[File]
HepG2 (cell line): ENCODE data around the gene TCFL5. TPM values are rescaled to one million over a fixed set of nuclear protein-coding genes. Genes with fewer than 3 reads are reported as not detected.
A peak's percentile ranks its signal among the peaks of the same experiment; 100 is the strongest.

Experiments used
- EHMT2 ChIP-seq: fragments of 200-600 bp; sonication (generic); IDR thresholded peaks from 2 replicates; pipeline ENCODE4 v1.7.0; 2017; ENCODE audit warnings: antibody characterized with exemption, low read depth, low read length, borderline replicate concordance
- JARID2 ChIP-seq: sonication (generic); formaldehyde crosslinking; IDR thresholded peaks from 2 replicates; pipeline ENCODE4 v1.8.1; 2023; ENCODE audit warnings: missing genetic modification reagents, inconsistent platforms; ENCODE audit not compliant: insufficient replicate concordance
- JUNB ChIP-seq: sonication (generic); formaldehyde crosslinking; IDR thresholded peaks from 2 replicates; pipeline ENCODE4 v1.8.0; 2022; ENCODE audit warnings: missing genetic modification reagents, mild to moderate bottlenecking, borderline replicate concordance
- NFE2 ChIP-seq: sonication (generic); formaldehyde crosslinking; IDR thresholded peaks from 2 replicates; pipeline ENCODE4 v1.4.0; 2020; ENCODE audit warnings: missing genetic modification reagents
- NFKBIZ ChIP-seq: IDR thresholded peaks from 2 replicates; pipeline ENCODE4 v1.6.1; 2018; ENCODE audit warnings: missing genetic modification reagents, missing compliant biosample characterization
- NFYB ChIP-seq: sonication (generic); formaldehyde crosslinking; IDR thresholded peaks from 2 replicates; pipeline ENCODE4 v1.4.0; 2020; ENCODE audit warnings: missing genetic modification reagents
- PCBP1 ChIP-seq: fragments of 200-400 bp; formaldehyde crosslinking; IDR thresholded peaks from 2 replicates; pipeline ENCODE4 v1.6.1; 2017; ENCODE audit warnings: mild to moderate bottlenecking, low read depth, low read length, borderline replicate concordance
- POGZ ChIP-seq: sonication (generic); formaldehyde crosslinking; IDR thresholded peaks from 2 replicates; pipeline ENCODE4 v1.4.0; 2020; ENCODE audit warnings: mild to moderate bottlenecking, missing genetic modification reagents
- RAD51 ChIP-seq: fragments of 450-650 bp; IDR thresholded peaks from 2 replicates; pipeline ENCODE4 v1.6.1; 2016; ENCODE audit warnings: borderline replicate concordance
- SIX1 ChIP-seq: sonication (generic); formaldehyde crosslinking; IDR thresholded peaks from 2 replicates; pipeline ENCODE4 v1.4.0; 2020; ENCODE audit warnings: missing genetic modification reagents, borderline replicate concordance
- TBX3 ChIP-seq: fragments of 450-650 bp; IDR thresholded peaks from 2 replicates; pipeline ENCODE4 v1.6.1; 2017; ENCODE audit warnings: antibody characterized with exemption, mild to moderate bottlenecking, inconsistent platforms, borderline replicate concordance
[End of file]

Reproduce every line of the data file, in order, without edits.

HepG2 (cell line): ENCODE data around the gene TCFL5. TPM values are rescaled to one million over a fixed set of nuclear protein-coding genes. Genes with fewer than 3 reads are reported as not detected.
A peak's percentile ranks its signal among the peaks of the same experiment; 100 is the strongest.

Experiments used
- EHMT2 ChIP-seq: fragments of 200-600 bp; sonication (generic); IDR thresholded peaks from 2 replicates; pipeline ENCODE4 v1.7.0; 2017; ENCODE audit warnings: antibody characterized with exemption, low read depth, low read length, borderline replicate concordance
- JARID2 ChIP-seq: sonication (generic); formaldehyde crosslinking; IDR thresholded peaks from 2 replicates; pipeline ENCODE4 v1.8.1; 2023; ENCODE audit warnings: missing genetic modification reagents, inconsistent platforms; ENCODE audit not compliant: insufficient replicate concordance
- JUNB ChIP-seq: sonication (generic); formaldehyde crosslinking; IDR thresholded peaks from 2 replicates; pipeline ENCODE4 v1.8.0; 2022; ENCODE audit warnings: missing genetic modification reagents, mild to moderate bottlenecking, borderline replicate concordance
- NFE2 ChIP-seq: sonication (generic); formaldehyde crosslinking; IDR thresholded peaks from 2 replicates; pipeline ENCODE4 v1.4.0; 2020; ENCODE audit warnings: missing genetic modification reagents
- NFKBIZ ChIP-seq: IDR thresholded peaks from 2 replicates; pipeline ENCODE4 v1.6.1; 2018; ENCODE audit warnings: missing genetic modification reagents, missing compliant biosample characterization
- NFYB ChIP-seq: sonication (generic); formaldehyde crosslinking; IDR thresholded peaks from 2 replicates; pipeline ENCODE4 v1.4.0; 2020; ENCODE audit warnings: missing genetic modification reagents
- PCBP1 ChIP-seq: fragments of 200-400 bp; formaldehyde crosslinking; IDR thresholded peaks from 2 replicates; pipeline ENCODE4 v1.6.1; 2017; ENCODE audit warnings: mild to moderate bottlenecking, low read depth, low read length, borderline replicate concordance
- POGZ ChIP-seq: sonication (generic); formaldehyde crosslinking; IDR thresholded peaks from 2 replicates; pipeline ENCODE4 v1.4.0; 2020; ENCODE audit warnings: mild to moderate bottlenecking, missing genetic modification reagents
- RAD51 ChIP-seq: fragments of 450-650 bp; IDR thresholded peaks from 2 replicates; pipeline ENCODE4 v1.6.1; 2016; ENCODE audit warnings: borderline replicate concordance
- SIX1 ChIP-seq: sonication (generic); formaldehyde crosslinking; IDR thresholded peaks from 2 replicates; pipeline ENCODE4 v1.4.0; 2020; ENCODE audit warnings: missing genetic modification reagents, borderline replicate concordance
- TBX3 ChIP-seq: fragments of 450-650 bp; IDR thresholded peaks from 2 replicates; pipeline ENCODE4 v1.6.1; 2017; ENCODE audit warnings: antibody characterized with exemption, mild to moderate bottlenecking, inconsistent platforms, borderline replicate concordance